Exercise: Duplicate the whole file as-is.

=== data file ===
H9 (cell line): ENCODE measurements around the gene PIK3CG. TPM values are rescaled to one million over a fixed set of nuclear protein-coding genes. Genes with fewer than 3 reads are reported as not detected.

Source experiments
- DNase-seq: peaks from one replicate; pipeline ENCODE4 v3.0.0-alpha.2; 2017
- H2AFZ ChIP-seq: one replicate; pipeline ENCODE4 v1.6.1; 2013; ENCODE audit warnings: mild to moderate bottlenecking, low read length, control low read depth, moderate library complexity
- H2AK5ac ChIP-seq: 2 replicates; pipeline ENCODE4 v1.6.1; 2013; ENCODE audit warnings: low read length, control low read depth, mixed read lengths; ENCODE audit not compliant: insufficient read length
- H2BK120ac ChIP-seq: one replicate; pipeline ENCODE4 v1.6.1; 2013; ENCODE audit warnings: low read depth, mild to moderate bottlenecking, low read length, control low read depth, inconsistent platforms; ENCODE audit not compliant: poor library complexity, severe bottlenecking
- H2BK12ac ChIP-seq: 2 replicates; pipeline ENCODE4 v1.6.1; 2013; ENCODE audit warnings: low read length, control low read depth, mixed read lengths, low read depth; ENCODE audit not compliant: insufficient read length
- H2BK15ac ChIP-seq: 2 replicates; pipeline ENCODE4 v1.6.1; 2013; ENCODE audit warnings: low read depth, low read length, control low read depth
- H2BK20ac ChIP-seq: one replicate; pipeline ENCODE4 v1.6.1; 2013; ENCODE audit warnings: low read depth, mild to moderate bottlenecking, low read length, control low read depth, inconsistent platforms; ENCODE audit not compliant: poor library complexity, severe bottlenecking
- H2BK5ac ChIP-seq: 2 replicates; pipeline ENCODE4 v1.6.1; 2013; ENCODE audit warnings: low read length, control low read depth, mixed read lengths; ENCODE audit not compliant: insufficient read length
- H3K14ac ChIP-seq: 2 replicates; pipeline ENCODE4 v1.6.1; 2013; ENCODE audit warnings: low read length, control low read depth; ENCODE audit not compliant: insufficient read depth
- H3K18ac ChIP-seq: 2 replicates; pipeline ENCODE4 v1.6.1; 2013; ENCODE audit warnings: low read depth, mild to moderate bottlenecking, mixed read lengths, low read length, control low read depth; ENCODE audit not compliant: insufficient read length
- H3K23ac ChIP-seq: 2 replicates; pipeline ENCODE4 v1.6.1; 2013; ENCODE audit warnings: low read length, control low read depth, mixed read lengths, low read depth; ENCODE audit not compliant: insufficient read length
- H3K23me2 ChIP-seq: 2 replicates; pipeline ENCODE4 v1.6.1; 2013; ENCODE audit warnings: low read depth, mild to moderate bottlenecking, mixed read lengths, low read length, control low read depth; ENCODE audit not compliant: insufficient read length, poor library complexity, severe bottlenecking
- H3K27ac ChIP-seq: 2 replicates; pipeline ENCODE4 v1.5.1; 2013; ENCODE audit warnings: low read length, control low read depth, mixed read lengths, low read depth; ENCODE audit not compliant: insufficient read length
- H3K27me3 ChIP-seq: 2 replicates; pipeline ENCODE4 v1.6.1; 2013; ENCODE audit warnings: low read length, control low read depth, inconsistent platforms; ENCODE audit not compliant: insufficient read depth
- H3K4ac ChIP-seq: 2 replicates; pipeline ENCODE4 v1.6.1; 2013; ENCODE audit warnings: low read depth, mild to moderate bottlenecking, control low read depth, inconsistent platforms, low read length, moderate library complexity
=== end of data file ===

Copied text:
H9 (cell line): ENCODE measurements around the gene PIK3CG. TPM values are rescaled to one million over a fixed set of nuclear protein-coding genes. Genes with fewer than 3 reads are reported as not detected.

Source experiments
- DNase-seq: peaks from one replicate; pipeline ENCODE4 v3.0.0-alpha.2; 2017
- H2AFZ ChIP-seq: one replicate; pipeline ENCODE4 v1.6.1; 2013; ENCODE audit warnings: mild to moderate bottlenecking, low read length, control low read depth, moderate library complexity
- H2AK5ac ChIP-seq: 2 replicates; pipeline ENCODE4 v1.6.1; 2013; ENCODE audit warnings: low read length, control low read depth, mixed read lengths; ENCODE audit not compliant: insufficient read length
- H2BK120ac ChIP-seq: one replicate; pipeline ENCODE4 v1.6.1; 2013; ENCODE audit warnings: low read depth, mild to moderate bottlenecking, low read length, control low read depth, inconsistent platforms; ENCODE audit not compliant: poor library complexity, severe bottlenecking
- H2BK12ac ChIP-seq: 2 replicates; pipeline ENCODE4 v1.6.1; 2013; ENCODE audit warnings: low read length, control low read depth, mixed read lengths, low read depth; ENCODE audit not compliant: insufficient read length
- H2BK15ac ChIP-seq: 2 replicates; pipeline ENCODE4 v1.6.1; 2013; ENCODE audit warnings: low read depth, low read length, control low read depth
- H2BK20ac ChIP-seq: one replicate; pipeline ENCODE4 v1.6.1; 2013; ENCODE audit warnings: low read depth, mild to moderate bottlenecking, low read length, control low read depth, inconsistent platforms; ENCODE audit not compliant: poor library complexity, severe bottlenecking
- H2BK5ac ChIP-seq: 2 replicates; pipeline ENCODE4 v1.6.1; 2013; ENCODE audit warnings: low read length, control low read depth, mixed read lengths; ENCODE audit not compliant: insufficient read length
- H3K14ac ChIP-seq: 2 replicates; pipeline ENCODE4 v1.6.1; 2013; ENCODE audit warnings: low read length, control low read depth; ENCODE audit not compliant: insufficient read depth
- H3K18ac ChIP-seq: 2 replicates; pipeline ENCODE4 v1.6.1; 2013; ENCODE audit warnings: low read depth, mild to moderate bottlenecking, mixed read lengths, low read length, control low read depth; ENCODE audit not compliant: insufficient read length
- H3K23ac ChIP-seq: 2 replicates; pipeline ENCODE4 v1.6.1; 2013; ENCODE audit warnings: low read length, control low read depth, mixed read lengths, low read depth; ENCODE audit not compliant: insufficient read length
- H3K23me2 ChIP-seq: 2 replicates; pipeline ENCODE4 v1.6.1; 2013; ENCODE audit warnings: low read depth, mild to moderate bottlenecking, mixed read lengths, low read length, control low read depth; ENCODE audit not compliant: insufficient read length, poor library complexity, severe bottlenecking
- H3K27ac ChIP-seq: 2 replicates; pipeline ENCODE4 v1.5.1; 2013; ENCODE audit warnings: low read length, control low read depth, mixed read lengths, low read depth; ENCODE audit not compliant: insufficient read length
- H3K27me3 ChIP-seq: 2 replicates; pipeline ENCODE4 v1.6.1; 2013; ENCODE audit warnings: low read length, control low read depth, inconsistent platforms; ENCODE audit not compliant: insufficient read depth
- H3K4ac ChIP-seq: 2 replicates; pipeline ENCODE4 v1.6.1; 2013; ENCODE audit warnings: low read depth, mild to moderate bottlenecking, control low read depth, inconsistent platforms, low read length, moderate library complexity